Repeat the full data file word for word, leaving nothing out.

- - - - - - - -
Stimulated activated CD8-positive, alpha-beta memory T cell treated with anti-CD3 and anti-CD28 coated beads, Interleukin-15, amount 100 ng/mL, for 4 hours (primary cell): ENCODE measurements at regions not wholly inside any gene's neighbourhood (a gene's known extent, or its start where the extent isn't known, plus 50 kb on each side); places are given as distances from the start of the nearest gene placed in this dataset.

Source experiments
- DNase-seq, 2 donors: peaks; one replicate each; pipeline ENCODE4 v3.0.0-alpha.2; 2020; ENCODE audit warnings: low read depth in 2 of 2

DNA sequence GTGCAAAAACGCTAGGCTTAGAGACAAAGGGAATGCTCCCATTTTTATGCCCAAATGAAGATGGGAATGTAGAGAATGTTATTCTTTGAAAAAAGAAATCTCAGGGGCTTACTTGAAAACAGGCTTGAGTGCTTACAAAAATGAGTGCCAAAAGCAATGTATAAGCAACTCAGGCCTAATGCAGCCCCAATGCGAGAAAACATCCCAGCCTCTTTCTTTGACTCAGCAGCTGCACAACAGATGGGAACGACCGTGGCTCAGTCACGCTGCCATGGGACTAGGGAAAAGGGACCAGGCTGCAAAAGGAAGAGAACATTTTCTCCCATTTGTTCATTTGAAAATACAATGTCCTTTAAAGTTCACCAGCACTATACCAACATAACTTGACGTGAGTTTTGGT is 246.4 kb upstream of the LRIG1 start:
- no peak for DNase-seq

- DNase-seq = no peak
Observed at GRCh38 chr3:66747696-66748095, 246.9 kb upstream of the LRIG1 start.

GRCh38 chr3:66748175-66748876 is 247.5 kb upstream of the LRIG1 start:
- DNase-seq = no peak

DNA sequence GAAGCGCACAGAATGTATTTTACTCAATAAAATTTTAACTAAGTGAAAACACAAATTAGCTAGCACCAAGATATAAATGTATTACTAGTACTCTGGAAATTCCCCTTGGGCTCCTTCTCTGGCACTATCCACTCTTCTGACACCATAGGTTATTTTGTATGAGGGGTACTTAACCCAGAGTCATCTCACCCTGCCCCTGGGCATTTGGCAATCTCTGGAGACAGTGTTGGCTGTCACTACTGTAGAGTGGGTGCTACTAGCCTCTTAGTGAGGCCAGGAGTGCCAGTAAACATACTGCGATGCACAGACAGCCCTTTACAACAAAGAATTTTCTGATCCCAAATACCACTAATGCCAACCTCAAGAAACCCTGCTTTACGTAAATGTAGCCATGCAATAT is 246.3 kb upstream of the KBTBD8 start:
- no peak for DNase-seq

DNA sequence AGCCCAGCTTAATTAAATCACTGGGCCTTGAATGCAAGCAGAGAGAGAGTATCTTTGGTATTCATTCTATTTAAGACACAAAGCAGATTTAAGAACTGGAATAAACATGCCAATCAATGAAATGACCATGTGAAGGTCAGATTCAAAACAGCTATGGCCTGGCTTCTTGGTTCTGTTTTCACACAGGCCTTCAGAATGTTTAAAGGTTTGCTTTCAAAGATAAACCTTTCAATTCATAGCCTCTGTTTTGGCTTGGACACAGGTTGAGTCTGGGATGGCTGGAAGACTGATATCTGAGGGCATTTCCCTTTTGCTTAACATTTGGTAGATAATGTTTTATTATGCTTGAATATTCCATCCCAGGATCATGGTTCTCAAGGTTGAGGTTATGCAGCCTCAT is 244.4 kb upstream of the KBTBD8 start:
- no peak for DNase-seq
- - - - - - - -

Stimulated activated CD8-positive, alpha-beta memory T cell treated with anti-CD3 and anti-CD28 coated beads, Interleukin-15, amount 100 ng/mL, for 4 hours (primary cell): ENCODE measurements at regions not wholly inside any gene's neighbourhood (a gene's known extent, or its start where the extent isn't known, plus 50 kb on each side); places are given as distances from the start of the nearest gene placed in this dataset.

Source experiments
- DNase-seq, 2 donors: peaks; one replicate each; pipeline ENCODE4 v3.0.0-alpha.2; 2020; ENCODE audit warnings: low read depth in 2 of 2

DNA sequence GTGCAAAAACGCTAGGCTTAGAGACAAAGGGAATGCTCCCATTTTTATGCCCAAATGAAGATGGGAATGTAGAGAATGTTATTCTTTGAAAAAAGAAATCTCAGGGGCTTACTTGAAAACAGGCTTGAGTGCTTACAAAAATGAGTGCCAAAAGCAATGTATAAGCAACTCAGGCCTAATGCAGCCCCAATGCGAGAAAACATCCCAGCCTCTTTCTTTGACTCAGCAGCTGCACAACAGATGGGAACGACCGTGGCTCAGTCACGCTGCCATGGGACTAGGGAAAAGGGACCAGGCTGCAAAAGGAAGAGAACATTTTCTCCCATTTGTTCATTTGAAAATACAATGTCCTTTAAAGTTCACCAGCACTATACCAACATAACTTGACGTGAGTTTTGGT is 246.4 kb upstream of the LRIG1 start:
- no peak for DNase-seq

- DNase-seq = no peak
Observed at GRCh38 chr3:66747696-66748095, 246.9 kb upstream of the LRIG1 start.

GRCh38 chr3:66748175-66748876 is 247.5 kb upstream of the LRIG1 start:
- DNase-seq = no peak

DNA sequence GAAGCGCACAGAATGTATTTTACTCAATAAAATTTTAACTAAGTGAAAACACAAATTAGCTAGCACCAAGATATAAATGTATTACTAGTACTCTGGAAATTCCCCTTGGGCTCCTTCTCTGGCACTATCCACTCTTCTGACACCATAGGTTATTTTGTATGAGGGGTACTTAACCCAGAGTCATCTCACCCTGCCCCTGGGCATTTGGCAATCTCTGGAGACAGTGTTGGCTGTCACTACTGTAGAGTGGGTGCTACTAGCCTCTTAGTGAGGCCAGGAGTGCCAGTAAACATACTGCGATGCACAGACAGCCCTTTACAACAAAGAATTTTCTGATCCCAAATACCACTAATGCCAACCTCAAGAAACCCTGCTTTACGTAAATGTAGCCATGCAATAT is 246.3 kb upstream of the KBTBD8 start:
- no peak for DNase-seq

DNA sequence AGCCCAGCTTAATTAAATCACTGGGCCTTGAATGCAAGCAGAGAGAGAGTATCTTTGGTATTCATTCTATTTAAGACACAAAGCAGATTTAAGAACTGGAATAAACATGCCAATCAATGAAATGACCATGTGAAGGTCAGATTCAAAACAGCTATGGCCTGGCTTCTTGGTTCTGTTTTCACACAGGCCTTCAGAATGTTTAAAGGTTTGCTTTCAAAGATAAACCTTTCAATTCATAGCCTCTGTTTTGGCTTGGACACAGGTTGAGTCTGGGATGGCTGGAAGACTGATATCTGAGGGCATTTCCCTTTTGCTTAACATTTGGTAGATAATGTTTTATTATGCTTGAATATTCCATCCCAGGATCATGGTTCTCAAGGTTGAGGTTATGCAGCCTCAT is 244.4 kb upstream of the KBTBD8 start:
- no peak for DNase-seq